Edomites Advance into Judah
Bible tells us that the Edomites were Israel's bitter
enemies, yet little else is known about this enigmatic
people who lived southeast of the Dead Sea. Recent TAU
excavations have, however, unearthed archeological evidence
for Edomite hostilities. TAU archeologist Prof. Yitzhaq
Beit-Arieh examines the implications of Edomite objects
recently uncovered in the heart of ancient Judah.
origins of the Edomites, like those of the early Israelites,
remain obscure. They appear to have emerged as a people
about the same time as the Israelites during the Iron Age I
period (12 - 13th centuries BCE).
The land of Edom lay in present-day southern Jordan, bounded
on the north by Wadi Hasa (biblical Nahal Zered) at the
southern end of the Dead Sea, and extending south to the
Gulf of Eilat. In the Bible, Edom is closely linked to the
region known as Seir, where Esau, the commonly accepted
father of the Edomites, dwelt (Genesis 36:8-9; Deuteronomy
2:4-5, 22, 29).
Unique Edomite pottery finds
the Israelites, however, the Edomites have left us no
literature comparable to the Bible, leaving archeologists to
rely on material evidence to piece together their history.
The first examples of red Edomite pottery were discovered in
1940 by American rabbi and archaeologist Nelson Glueck, at
Tel el-Kheleifeh, a few miles north of the Gulf of Eilat, in
modern Jordan. The unique style of the pottery indicates
that the Edomites had developed their own independent
The Edomite finds also included ostraca (potsherds with
inscriptions) which puzzled archeologists since some letters
differed from contemporary Hebrew script. Similar script was
found on jar handles which had been impressed with a seal.
The seal mentions the principal Edomite deity Qos.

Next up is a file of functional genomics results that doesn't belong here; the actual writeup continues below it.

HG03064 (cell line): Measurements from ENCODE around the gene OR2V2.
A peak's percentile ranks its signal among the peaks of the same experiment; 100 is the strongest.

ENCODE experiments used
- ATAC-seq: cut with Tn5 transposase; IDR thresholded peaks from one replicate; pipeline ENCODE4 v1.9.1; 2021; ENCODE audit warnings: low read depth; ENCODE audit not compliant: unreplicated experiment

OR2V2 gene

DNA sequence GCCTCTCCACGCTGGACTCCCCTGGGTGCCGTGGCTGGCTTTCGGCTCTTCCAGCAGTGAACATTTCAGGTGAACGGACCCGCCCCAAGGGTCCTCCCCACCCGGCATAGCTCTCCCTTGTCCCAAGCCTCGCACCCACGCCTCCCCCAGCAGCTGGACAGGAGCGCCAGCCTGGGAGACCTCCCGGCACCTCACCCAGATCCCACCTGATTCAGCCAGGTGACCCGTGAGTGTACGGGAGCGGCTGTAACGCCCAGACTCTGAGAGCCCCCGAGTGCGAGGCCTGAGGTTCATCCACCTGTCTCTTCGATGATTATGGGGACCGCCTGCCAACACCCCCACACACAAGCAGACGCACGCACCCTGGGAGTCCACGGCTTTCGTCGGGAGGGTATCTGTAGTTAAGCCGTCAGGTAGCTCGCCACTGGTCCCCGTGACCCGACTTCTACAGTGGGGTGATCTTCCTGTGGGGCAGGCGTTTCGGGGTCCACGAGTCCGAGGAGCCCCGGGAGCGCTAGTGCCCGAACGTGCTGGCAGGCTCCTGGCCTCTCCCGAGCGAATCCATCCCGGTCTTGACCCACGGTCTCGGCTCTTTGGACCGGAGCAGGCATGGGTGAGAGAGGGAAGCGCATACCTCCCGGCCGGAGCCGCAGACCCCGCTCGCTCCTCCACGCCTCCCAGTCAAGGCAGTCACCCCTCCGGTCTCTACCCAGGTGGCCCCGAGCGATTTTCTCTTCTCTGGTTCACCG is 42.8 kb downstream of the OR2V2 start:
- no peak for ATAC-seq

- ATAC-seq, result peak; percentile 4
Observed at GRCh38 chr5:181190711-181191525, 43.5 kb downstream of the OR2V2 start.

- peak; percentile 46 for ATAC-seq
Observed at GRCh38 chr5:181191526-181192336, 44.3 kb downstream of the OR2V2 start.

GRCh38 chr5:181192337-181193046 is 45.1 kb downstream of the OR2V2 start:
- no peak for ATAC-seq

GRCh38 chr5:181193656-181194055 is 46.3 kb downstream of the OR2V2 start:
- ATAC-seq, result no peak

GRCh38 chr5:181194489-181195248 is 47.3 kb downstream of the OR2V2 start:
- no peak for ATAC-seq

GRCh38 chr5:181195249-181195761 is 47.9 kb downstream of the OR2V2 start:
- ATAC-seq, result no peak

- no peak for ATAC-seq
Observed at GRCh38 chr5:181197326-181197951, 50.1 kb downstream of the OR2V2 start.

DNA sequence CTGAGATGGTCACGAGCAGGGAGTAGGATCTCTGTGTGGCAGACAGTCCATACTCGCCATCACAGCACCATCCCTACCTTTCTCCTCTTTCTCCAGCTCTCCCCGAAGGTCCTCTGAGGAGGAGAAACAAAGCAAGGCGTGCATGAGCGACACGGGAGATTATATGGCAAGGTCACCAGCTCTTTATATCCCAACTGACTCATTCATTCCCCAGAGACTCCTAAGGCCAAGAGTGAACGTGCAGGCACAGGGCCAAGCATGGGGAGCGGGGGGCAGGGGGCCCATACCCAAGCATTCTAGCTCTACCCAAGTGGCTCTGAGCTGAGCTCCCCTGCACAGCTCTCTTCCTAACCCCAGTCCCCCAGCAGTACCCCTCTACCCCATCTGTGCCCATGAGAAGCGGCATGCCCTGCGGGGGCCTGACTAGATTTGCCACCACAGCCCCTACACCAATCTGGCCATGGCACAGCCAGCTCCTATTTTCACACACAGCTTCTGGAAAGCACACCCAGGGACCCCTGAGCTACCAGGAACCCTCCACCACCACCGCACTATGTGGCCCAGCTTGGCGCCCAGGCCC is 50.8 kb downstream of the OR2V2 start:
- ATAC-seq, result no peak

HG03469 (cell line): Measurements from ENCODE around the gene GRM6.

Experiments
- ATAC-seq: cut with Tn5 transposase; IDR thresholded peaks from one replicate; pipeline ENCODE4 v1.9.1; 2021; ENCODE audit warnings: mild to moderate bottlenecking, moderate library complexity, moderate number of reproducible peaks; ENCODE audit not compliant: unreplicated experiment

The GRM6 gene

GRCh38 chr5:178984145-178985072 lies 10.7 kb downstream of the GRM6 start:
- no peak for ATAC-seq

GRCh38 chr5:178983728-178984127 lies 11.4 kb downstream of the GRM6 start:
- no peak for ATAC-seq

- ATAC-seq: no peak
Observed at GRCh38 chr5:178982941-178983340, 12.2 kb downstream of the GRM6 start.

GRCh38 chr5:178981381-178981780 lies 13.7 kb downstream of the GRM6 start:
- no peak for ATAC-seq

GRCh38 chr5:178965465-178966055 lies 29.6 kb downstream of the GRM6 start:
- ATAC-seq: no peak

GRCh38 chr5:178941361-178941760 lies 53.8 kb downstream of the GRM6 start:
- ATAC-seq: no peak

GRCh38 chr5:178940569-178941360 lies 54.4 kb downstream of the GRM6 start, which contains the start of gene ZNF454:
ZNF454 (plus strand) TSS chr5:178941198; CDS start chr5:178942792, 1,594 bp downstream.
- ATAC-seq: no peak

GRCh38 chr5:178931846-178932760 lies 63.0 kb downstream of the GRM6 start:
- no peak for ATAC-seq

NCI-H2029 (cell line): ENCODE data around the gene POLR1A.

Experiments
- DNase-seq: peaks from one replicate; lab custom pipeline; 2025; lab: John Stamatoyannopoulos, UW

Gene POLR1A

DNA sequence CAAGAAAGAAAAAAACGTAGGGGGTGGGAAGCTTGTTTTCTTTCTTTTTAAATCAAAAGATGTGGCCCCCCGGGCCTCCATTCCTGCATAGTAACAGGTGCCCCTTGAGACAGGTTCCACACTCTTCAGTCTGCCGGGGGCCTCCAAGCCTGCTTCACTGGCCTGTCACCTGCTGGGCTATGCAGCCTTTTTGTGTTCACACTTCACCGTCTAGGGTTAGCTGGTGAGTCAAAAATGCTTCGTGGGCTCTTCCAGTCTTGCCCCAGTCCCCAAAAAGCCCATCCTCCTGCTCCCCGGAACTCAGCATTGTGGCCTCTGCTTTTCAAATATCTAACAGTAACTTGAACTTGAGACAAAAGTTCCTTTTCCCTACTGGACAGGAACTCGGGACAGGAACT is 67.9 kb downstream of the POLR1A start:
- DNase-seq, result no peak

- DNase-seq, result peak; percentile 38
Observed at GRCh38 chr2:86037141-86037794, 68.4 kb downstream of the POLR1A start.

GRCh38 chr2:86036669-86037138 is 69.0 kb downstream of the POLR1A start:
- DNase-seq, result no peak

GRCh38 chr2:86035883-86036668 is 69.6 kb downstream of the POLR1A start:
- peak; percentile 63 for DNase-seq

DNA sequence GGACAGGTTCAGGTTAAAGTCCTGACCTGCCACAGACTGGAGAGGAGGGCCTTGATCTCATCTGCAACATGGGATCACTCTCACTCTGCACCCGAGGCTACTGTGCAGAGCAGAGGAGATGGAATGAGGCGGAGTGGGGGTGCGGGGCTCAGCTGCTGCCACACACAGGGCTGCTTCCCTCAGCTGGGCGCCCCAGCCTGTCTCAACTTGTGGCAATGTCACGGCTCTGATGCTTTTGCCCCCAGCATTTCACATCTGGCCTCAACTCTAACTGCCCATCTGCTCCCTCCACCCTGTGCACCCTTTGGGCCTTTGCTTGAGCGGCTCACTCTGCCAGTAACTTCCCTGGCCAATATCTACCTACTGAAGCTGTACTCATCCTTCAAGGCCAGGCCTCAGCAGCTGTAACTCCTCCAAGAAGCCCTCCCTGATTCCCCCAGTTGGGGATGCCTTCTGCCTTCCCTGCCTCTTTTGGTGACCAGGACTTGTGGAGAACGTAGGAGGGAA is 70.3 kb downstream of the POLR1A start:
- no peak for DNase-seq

Bible tells us that Judah and Edom were at loggerheads for
many years, probably over control of the strategic coastal
area north of the Gulf of Eilat, and Tel el-Kheleifeh
appears to have been the most important Edomite site in the
region since it controlled the gateway to the southern seas,
Africa, the Arabian peninsula and beyond.
Red Edomite pottery dating from the Israelite period,
seventh century BCE, has been found at numerous other sites
in the Israeli Negev desert. At Horvat Qitmit, in the
eastern Negev, archeologists of TAU's Sonia and Marco Nadler
Institute of Archeology, led by Prof. Yitzaq Beit-Arieh,
uncovered an Edomite shrine where more than 800 figurines,
anthropomorphic stands, reliefs and other items including
three incomplete inscriptions bearing the name, Qos, were
Bible amply documents the intense enmity between the
Edomites and the Israelites. Numbers 20 relates how the
Edomites would not allow the Israelites to pass through
their territory on the way from Egyptian bondage to the
Promised Land. Both King Saul and King David fought against
the Edomites (1 Samuel 14; 1 Kings 11).
Scholars, among them Prof. Beit-Arieh, believe that after
the destruction of Solomon's Temple by the Babylonians in
586 BCE, the Edomites took advantage of the situation to
expand into a severely weakened Judah.
The Biblical account of this expansion into the Negev can